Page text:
FAIRBANKS - Sepp Herrmann finds himself at a spiritual crossroads.
He hopes a 1,000-mile trek behind a dog team can provide insight.
A November encounter with a grizzly bear decimated the German musher's dog team. It was his confidence in that team that lured him into this year's Yukon Quest International Sled Dog Race.
Despite the attack, Herrmann was at the Quest starting line Saturday. But he is left wondering about his mushing future.
"The whole thing is still sticking in my bones," Herrmann said. "It's just so unrealistic. Some people always look for clues, like why did it happen, what did it happen for."
Herrmann's team was the link to his trap line. The dogs helped him earn his living in a manner that he grew to cherish.
Now Herrmann finds himself slipping toward the modern world. Time may be slowly catching up with the 43-year-old musher.
"I think maybe I should quit with dogs and get a snowmachine," Herrmann said. "I want to do this race, and I want to think about what I'm going to do.
"I got a family now, and it's very expensive to have a yard full of dogs," he said. "To have the snowmachine would make life easier. I got to think about this after this race."
There was a time shortly after the attack when Herrmann considered his Quest dream over just eight months after it began. Herrmann said he got the itch to race last spring as he mushed his dogs through the Brooks Range.
His only news came over the radio. He followed the Iditarod, which he ran in 1991. He had always been bothered by his 51st-place finish that year. He traveled in the race with Linda Plettner and the back of the pack, a group that was dubbed "The Kaltag 10."
Plettner remembers Herrmann's "phenomenal relationship" with his dogs and that he sewed his own sled bag and some clothing before the race. She said that he trained his dogs in the mountains before the Iditarod and it made them vulnerable to the flu.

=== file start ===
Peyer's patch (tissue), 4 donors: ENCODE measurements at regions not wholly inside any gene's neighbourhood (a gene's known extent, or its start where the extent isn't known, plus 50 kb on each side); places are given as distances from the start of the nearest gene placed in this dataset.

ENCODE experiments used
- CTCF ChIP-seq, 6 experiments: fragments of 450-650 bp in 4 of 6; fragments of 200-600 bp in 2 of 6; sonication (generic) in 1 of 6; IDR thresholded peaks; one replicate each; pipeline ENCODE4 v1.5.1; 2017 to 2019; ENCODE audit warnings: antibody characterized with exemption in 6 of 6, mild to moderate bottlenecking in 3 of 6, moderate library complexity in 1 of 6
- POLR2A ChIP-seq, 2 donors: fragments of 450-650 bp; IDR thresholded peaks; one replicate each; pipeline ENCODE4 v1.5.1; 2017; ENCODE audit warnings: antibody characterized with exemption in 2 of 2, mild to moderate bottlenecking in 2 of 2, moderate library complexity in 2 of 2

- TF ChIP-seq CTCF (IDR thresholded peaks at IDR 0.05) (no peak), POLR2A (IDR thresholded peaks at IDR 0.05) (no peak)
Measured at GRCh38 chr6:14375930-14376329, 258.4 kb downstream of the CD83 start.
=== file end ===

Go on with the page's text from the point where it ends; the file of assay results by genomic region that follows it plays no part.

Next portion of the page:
When they fell sick, he took the race at their pace.
Herrmann's mettle carried him through those difficulties and one of the Iditarod's stormiest years. Plettner said she and Herrmann were instrumental in helping other mushers reach the finish line.
"Anybody else under those conditions would have scratched," she said. "I've watched people with a whole lot less going wrong go home."
Herrmann had abandoned the thought of long-distance racing until a year ago, when he began to wonder about his trapping team's ability. Herrmann entered the Quest in summer and was training in August with a four-wheeler.
"I had a really tough dog team by the end of September," Herrmann said. "They were crossing rivers deeper than I could cross on foot."
Two months later, Herrmann lost his dog team during the grizzly attack outside of Wiseman. He and his team were headed uphill when the bear charged down. The bear pushed the dogs down and bit eight of them to death. When it turned toward Herrmann, one of the dogs bit the bear's backside.
"That dog died for that," Herrmann said.
Among the bear's canine victims were three sisters, Rasta, Luna and Raven, whom he had raised from pups. A fourth sister, Zula, survived the attack.
Still, Herrmann all but abandoned plans to complete his 200-mile qualifying race for the Quest. Then the support started trickling in from Fairbanks and across the United States. He even found a great deal of support from his countrymen in the Black Forest region of Germany.
Hans Peter Wagner, the mayor of Herrmann's hometown in Germany, said people in the community were shocked by news of the attack and began collecting money for the musher. He said customers of the local pub raised $1,000, while others wired money directly to a special account.
A specialist built a sled, and arrangements were made to transport it to Alaska.
"Finally, it became so much money that Sepp can now pay for the food for dogs and other expenses for the race," Wagner said. "A group of 10 persons will come to Fairbanks and give Sepp support at the race. We are all very anxious for the Yukon Quest and how Sepp will finish it."
Herrmann is a bit reserved in assessing his team. He drove them to a fifth-place finish in December's Henry Hahn 200. While his dreams of winning the Yukon Quest have faded, Herrmann said he would like to keep pace.
He's already completed one race just to reach the starting line. Those who know him know he'll stick to it, no matter what happens.
"The guy is part dog," Plettner said. "You have to be. If something happened and there was nobody left in the world, he would live to a be a ripe old age."